His research focuses on the functional one-dimensional and two-dimensional semiconductor nanocrystals, and their application in optoelectronics and photocatalysis.

About the author

Dr. Gyu Leem earned a B.S. degree in Chemical Engineering from Hanyang University, Seoul, Korea and a Ph. D. degree in Chemistry from University of Houston, Houston, Texas in the US. Currently, he is an assistant professor in the Department of Chemistry at State University of New York College of Environmental Science and Forestry (SUNY ESF) starting Fall 2018. Prior to join the SUNY ESF, he worked as a PostDoc and research assistant professor at the University of North Carolina (UNC) Energy Frontier Research Center (EFRC) for Solar Fuels and the University of Texas at San Antonio.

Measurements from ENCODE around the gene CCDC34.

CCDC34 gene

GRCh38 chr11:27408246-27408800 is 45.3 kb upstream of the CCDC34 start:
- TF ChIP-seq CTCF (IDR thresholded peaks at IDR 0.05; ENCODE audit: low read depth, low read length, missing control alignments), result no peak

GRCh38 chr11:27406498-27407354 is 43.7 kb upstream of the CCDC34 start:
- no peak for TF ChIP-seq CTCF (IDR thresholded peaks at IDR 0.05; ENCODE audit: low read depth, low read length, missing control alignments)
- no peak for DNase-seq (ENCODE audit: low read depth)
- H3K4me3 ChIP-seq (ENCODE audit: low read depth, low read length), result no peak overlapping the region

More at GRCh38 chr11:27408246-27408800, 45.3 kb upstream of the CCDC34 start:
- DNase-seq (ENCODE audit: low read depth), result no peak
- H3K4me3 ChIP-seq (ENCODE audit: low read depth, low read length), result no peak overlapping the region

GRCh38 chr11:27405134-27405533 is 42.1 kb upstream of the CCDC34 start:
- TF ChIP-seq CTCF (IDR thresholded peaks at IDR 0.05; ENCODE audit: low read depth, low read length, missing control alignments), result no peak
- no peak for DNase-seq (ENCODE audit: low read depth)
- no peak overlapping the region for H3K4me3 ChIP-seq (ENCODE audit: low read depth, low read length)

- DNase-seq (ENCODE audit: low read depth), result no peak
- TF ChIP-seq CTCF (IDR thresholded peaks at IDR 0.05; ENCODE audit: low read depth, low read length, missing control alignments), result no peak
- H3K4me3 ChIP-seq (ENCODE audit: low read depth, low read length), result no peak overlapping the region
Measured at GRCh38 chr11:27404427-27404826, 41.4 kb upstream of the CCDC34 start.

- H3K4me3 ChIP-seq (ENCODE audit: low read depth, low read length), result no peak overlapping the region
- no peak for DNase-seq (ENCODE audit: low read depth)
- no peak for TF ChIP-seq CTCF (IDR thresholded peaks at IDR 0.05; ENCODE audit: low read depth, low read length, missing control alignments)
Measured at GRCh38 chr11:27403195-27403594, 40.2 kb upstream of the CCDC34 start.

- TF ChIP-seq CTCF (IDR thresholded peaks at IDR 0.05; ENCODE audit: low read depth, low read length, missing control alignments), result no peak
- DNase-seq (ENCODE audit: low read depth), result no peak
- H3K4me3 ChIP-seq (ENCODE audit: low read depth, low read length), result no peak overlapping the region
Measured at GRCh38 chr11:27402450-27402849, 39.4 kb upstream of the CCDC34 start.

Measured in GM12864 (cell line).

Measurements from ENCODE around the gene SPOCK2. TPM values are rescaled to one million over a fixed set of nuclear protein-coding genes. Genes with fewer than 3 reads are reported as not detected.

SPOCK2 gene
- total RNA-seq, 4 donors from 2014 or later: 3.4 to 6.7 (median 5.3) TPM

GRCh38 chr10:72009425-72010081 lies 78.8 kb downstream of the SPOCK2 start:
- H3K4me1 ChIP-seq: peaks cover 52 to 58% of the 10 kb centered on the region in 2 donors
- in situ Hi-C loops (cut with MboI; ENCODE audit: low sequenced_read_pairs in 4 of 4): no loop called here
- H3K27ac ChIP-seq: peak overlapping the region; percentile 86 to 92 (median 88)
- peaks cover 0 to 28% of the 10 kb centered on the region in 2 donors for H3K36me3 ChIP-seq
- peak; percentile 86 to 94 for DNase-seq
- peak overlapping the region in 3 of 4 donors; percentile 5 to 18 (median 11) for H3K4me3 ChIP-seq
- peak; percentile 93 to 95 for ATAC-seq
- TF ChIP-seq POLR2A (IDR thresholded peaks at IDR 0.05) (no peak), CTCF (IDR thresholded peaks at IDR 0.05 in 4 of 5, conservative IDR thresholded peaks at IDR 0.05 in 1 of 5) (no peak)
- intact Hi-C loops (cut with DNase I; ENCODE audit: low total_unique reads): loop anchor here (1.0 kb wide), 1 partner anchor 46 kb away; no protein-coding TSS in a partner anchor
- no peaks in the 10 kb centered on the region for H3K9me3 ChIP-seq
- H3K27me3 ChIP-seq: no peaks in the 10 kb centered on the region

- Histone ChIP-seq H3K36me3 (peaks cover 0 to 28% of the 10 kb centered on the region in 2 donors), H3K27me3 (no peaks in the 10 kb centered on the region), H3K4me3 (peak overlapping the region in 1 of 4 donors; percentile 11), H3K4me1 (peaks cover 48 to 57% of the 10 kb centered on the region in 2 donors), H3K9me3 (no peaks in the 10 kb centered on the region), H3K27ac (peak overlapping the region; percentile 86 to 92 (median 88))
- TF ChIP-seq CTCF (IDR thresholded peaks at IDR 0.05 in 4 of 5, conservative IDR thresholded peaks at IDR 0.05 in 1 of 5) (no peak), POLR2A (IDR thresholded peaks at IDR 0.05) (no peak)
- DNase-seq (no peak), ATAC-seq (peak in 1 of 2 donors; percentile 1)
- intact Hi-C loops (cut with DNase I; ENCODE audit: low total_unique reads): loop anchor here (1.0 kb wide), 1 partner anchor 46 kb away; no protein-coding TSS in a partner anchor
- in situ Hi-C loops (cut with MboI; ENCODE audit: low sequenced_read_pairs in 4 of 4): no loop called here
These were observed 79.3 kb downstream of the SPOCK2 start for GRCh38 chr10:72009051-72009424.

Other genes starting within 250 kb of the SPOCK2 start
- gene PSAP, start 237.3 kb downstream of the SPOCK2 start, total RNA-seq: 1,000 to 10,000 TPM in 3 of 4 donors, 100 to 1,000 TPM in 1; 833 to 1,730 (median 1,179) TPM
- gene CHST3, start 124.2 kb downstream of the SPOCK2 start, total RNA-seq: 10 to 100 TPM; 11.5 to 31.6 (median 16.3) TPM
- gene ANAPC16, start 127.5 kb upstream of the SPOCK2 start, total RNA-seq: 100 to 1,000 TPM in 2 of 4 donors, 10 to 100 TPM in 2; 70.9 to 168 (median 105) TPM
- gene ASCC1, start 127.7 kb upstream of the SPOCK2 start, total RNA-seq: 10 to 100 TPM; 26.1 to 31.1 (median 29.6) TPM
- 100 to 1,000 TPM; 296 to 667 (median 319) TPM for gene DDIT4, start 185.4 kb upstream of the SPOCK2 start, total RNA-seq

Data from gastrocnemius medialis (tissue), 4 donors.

His current research interests are in designing and synthesizing macromolecular-based chromophore-catalyst assemblies capable of light harvesting, charge-separation, and charge storage for solar energy and biomass conversion. Previously, he was a previous editorial board member in Frontiers in Energy Research, a newsletter published by the U.S. Department of Energy. He is now invited to serve as a topic editor in Frontiers in Chemistry and member on the editorial advisory board of ACS Applied Nano Materials.

About the author